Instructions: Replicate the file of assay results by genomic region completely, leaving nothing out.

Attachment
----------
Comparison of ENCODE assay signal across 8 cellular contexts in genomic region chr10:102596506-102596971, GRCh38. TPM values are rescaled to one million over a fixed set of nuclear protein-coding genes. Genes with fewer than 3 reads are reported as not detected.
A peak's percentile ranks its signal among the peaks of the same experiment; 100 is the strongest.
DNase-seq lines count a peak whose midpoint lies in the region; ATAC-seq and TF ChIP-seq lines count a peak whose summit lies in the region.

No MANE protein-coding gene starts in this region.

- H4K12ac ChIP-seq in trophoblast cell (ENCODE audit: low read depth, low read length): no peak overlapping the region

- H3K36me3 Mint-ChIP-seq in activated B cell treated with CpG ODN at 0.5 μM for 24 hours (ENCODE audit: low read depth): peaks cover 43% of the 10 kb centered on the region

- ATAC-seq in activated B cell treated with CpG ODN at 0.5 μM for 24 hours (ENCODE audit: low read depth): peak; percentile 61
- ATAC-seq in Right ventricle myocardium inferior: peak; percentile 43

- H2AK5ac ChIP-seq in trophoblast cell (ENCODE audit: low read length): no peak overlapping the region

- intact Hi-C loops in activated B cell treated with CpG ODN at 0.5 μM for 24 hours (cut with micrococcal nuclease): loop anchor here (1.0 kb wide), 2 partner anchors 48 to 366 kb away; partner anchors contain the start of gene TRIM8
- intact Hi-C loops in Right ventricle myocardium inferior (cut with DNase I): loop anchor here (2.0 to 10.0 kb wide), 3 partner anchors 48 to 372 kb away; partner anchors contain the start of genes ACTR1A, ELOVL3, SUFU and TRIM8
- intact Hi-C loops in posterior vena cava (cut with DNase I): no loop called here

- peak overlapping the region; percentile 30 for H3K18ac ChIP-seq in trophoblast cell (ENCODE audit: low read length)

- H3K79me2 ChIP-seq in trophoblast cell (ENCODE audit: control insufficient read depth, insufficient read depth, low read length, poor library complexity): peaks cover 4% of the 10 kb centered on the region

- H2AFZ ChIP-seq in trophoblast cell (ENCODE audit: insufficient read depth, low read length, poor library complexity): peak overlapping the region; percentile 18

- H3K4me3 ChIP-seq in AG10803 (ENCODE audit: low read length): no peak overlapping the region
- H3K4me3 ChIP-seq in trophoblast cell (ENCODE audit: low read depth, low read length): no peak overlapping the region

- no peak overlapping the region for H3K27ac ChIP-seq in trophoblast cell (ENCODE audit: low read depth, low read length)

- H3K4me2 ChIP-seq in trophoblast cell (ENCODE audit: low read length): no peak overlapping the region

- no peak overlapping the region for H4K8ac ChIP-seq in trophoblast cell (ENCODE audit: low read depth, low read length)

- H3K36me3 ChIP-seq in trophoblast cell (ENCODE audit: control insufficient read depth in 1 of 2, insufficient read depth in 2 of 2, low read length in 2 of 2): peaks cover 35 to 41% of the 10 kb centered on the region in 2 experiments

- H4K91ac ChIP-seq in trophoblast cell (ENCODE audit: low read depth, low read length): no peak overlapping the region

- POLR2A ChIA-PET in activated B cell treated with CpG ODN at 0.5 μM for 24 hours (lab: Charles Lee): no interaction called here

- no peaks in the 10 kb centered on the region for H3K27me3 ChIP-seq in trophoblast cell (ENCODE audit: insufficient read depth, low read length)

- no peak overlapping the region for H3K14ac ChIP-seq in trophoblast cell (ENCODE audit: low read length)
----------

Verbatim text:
Comparison of ENCODE assay signal across 8 cellular contexts in genomic region chr10:102596506-102596971, GRCh38. TPM values are rescaled to one million over a fixed set of nuclear protein-coding genes. Genes with fewer than 3 reads are reported as not detected.
A peak's percentile ranks its signal among the peaks of the same experiment; 100 is the strongest.
DNase-seq lines count a peak whose midpoint lies in the region; ATAC-seq and TF ChIP-seq lines count a peak whose summit lies in the region.

No MANE protein-coding gene starts in this region.

- H4K12ac ChIP-seq in trophoblast cell (ENCODE audit: low read depth, low read length): no peak overlapping the region

- H3K36me3 Mint-ChIP-seq in activated B cell treated with CpG ODN at 0.5 μM for 24 hours (ENCODE audit: low read depth): peaks cover 43% of the 10 kb centered on the region

- ATAC-seq in activated B cell treated with CpG ODN at 0.5 μM for 24 hours (ENCODE audit: low read depth): peak; percentile 61
- ATAC-seq in Right ventricle myocardium inferior: peak; percentile 43

- H2AK5ac ChIP-seq in trophoblast cell (ENCODE audit: low read length): no peak overlapping the region

- intact Hi-C loops in activated B cell treated with CpG ODN at 0.5 μM for 24 hours (cut with micrococcal nuclease): loop anchor here (1.0 kb wide), 2 partner anchors 48 to 366 kb away; partner anchors contain the start of gene TRIM8
- intact Hi-C loops in Right ventricle myocardium inferior (cut with DNase I): loop anchor here (2.0 to 10.0 kb wide), 3 partner anchors 48 to 372 kb away; partner anchors contain the start of genes ACTR1A, ELOVL3, SUFU and TRIM8
- intact Hi-C loops in posterior vena cava (cut with DNase I): no loop called here

- peak overlapping the region; percentile 30 for H3K18ac ChIP-seq in trophoblast cell (ENCODE audit: low read length)

- H3K79me2 ChIP-seq in trophoblast cell (ENCODE audit: control insufficient read depth, insufficient read depth, low read length, poor library complexity): peaks cover 4% of the 10 kb centered on the region

- H2AFZ ChIP-seq in trophoblast cell (ENCODE audit: insufficient read depth, low read length, poor library complexity): peak overlapping the region; percentile 18

- H3K4me3 ChIP-seq in AG10803 (ENCODE audit: low read length): no peak overlapping the region
- H3K4me3 ChIP-seq in trophoblast cell (ENCODE audit: low read depth, low read length): no peak overlapping the region

- no peak overlapping the region for H3K27ac ChIP-seq in trophoblast cell (ENCODE audit: low read depth, low read length)

- H3K4me2 ChIP-seq in trophoblast cell (ENCODE audit: low read length): no peak overlapping the region

- no peak overlapping the region for H4K8ac ChIP-seq in trophoblast cell (ENCODE audit: low read depth, low read length)

- H3K36me3 ChIP-seq in trophoblast cell (ENCODE audit: control insufficient read depth in 1 of 2, insufficient read depth in 2 of 2, low read length in 2 of 2): peaks cover 35 to 41% of the 10 kb centered on the region in 2 experiments

- H4K91ac ChIP-seq in trophoblast cell (ENCODE audit: low read depth, low read length): no peak overlapping the region

- POLR2A ChIA-PET in activated B cell treated with CpG ODN at 0.5 μM for 24 hours (lab: Charles Lee): no interaction called here

- no peaks in the 10 kb centered on the region for H3K27me3 ChIP-seq in trophoblast cell (ENCODE audit: insufficient read depth, low read length)

- no peak overlapping the region for H3K14ac ChIP-seq in trophoblast cell (ENCODE audit: low read length)